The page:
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All Systems Go For Medco
All Systems Go For Medco

28 Jan 2015

All Systems Go For Medco

Since David Cameron held his inaugural motor insurance summit in February 2012, the Government has been working on plans to reform the process and reduce the numbers and costs of whiplash claims. Part of a wider public interest initiative to address rising motor insurance premiums and eradicate speculative or fraudulent claims for compensation, the sometimes over-zealous, sometimes confusing and interminable process of consultations, leaked ideas to test the water, and claim and counter claim by vested interest is almost over.

It’s a topic we’ve returned to on several occasions over the last three years and one which never fails to cause healthy debate among our various stakeholders. But at last, following last year’s more specific consultations and the industry responses they generated, we are just months away from a process which is broadly accepted to all parties.

All along, the MOJ has been committed to ensuring independence in the system for dealing with low value soft tissue injuries arising from motor accidents and to ensuring law firms commissioning medical evidence in support of whiplash claims do not have a financial link with the medical reporting organisation or expert being used to provide the medical report. Robust accreditation and independent IT systems have been at the heart of its favoured solution. Reforms to the Pre-Action Protocol for Low Value Personal Injury Claims in Road Traffic Accidents and associated Civil Procedure Rules, such as the introduction of fixed cost medical reports, have already been made and continue to kick in with possibly the most significant development, MedCo, set to go live in April.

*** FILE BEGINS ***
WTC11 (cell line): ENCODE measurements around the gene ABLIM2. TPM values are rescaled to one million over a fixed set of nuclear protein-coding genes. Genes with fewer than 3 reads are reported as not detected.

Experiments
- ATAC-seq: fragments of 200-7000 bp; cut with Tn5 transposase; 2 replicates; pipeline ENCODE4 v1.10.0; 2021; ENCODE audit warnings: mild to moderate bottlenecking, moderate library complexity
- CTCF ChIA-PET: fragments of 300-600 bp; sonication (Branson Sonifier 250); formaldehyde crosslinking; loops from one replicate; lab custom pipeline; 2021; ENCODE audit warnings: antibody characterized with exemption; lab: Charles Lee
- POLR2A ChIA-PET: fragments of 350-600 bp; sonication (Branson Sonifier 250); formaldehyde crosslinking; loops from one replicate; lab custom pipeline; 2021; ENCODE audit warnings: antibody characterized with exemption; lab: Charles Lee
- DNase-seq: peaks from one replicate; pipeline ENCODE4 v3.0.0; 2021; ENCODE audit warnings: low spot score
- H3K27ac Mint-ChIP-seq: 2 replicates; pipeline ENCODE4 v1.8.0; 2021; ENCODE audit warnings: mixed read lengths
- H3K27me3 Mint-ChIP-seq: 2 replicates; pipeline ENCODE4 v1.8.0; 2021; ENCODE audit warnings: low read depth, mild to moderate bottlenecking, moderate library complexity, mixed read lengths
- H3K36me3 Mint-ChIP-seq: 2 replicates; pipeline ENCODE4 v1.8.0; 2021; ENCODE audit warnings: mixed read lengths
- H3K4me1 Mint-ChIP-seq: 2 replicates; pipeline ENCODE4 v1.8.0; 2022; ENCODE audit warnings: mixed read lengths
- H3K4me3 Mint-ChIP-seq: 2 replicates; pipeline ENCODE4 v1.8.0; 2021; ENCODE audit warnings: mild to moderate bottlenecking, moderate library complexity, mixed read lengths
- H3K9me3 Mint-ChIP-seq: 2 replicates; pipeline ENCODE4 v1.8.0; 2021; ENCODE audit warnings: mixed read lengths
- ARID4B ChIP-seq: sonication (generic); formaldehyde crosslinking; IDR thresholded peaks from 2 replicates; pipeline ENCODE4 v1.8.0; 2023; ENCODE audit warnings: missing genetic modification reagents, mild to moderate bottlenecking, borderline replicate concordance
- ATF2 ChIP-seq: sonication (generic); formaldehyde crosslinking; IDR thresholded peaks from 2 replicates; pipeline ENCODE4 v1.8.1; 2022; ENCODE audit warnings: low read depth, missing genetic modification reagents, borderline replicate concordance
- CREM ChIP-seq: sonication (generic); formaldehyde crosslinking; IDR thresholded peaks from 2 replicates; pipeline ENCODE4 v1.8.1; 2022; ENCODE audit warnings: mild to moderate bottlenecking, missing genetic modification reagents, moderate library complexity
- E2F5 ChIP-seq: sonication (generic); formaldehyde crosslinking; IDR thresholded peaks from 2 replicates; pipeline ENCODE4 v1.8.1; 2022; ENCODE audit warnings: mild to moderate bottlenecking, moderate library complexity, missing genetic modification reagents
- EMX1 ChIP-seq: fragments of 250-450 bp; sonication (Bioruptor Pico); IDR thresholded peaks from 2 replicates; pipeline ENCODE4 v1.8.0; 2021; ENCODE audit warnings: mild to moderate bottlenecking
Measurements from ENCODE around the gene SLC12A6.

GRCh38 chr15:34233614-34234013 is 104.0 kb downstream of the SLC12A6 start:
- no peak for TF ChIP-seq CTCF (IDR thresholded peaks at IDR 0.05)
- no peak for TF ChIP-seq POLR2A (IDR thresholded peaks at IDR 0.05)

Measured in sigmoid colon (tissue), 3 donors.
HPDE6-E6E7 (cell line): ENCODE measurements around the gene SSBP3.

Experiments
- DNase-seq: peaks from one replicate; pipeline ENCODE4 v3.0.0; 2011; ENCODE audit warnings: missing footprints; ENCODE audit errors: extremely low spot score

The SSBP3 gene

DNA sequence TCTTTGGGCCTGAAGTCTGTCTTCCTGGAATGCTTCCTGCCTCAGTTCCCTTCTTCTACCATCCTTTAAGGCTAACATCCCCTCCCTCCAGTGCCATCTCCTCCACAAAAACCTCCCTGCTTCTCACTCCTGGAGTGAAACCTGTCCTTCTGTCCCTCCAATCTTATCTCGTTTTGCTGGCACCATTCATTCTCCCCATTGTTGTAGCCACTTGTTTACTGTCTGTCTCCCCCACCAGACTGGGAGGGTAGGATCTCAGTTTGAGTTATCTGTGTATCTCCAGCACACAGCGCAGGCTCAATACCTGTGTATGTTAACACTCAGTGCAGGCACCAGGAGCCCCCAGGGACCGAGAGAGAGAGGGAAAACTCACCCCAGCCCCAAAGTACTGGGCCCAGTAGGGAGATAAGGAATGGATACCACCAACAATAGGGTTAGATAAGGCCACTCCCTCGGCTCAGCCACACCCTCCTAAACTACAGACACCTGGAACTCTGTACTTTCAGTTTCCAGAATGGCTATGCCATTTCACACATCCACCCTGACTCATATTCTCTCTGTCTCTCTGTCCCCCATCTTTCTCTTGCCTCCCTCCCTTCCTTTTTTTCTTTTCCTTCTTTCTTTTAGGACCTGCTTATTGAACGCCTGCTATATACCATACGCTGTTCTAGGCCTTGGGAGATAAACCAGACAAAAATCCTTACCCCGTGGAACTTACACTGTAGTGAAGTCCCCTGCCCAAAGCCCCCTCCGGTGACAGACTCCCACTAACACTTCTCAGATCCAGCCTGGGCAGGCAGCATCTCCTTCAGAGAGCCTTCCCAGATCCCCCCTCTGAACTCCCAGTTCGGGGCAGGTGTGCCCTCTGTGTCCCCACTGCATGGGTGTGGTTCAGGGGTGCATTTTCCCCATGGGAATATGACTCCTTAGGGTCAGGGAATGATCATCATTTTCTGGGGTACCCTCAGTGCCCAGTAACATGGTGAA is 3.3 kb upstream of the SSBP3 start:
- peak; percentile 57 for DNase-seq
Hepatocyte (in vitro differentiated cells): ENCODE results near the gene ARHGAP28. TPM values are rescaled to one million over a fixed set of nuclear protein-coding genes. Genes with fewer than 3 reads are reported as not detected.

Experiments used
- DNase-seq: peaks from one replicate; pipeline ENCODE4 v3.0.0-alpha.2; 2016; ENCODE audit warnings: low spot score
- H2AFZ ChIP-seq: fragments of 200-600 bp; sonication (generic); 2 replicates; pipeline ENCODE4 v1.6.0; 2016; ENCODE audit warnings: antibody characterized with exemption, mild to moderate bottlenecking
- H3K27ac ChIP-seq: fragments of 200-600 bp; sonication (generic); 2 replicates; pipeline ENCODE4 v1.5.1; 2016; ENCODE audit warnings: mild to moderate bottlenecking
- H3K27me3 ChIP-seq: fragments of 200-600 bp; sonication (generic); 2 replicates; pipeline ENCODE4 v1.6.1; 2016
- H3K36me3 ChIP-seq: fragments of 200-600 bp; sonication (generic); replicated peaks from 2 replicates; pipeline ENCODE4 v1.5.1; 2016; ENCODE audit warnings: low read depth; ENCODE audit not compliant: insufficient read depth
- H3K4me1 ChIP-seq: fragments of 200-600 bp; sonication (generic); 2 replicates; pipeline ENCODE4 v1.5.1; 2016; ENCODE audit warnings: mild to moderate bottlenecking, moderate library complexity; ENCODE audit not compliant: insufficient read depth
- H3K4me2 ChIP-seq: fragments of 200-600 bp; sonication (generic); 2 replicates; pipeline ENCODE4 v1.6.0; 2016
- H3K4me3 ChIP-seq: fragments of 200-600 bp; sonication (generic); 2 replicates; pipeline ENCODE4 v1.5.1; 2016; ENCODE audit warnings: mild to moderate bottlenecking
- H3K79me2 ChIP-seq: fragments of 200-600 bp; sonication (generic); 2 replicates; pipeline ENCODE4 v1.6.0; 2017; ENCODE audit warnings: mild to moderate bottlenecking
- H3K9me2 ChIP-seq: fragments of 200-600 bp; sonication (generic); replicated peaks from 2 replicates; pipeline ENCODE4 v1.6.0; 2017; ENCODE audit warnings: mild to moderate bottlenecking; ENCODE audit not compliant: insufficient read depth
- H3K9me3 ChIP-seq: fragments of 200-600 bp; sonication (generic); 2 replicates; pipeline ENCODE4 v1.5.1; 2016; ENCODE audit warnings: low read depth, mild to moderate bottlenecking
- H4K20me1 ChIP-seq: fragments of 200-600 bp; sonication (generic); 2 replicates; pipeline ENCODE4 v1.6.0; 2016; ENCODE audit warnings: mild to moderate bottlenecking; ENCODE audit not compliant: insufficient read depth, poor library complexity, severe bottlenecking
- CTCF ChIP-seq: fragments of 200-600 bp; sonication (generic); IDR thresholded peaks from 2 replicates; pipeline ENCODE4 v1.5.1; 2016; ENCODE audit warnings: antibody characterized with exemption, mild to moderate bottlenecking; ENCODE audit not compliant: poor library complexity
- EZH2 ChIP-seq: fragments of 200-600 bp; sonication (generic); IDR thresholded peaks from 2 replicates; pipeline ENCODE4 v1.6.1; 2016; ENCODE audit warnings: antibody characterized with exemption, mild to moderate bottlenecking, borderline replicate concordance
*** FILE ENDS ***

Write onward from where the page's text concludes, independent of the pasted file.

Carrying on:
The flagship of the Government’s reform programme, MedCo (http://www.medco.org.uk/), or Medco Registration Solutions to give it its formal name, has been set up as a ‘not for profit’ company; designed in part by its future stakeholders, and owned and operated by the industry it will serve. Nine directors drawn from the insurance, legal and medical sectors, together with an independent chair, will oversee the accreditation regime and central IT portal that will ensure independent commissioning and reporting of medical evidence. Here at Speed, having studied MedCo’s implementation plans, we are reasonably encouraged by what we see and have completed the formalities of expressing our interest as a provider well ahead of the deadline for doing so.

Although operational information is a little sketchy at the moment, the make-up of the board should prevent any favouritism, reporting standards and speeds should be improved further, and the reputation for transparency and independence of everyone involved in the personal injury sector should benefit from its introduction. People requiring a medical report will be free to choose between instructing an expert via an MRO or by instructing an expert directly. Costs will be clear and fixed. Potential conflicts of interest will be eliminated and service levels will be maintained thanks to a rigorous review process. The public interest will be safeguarded, and, who knows, car insurance might even be cheaper!


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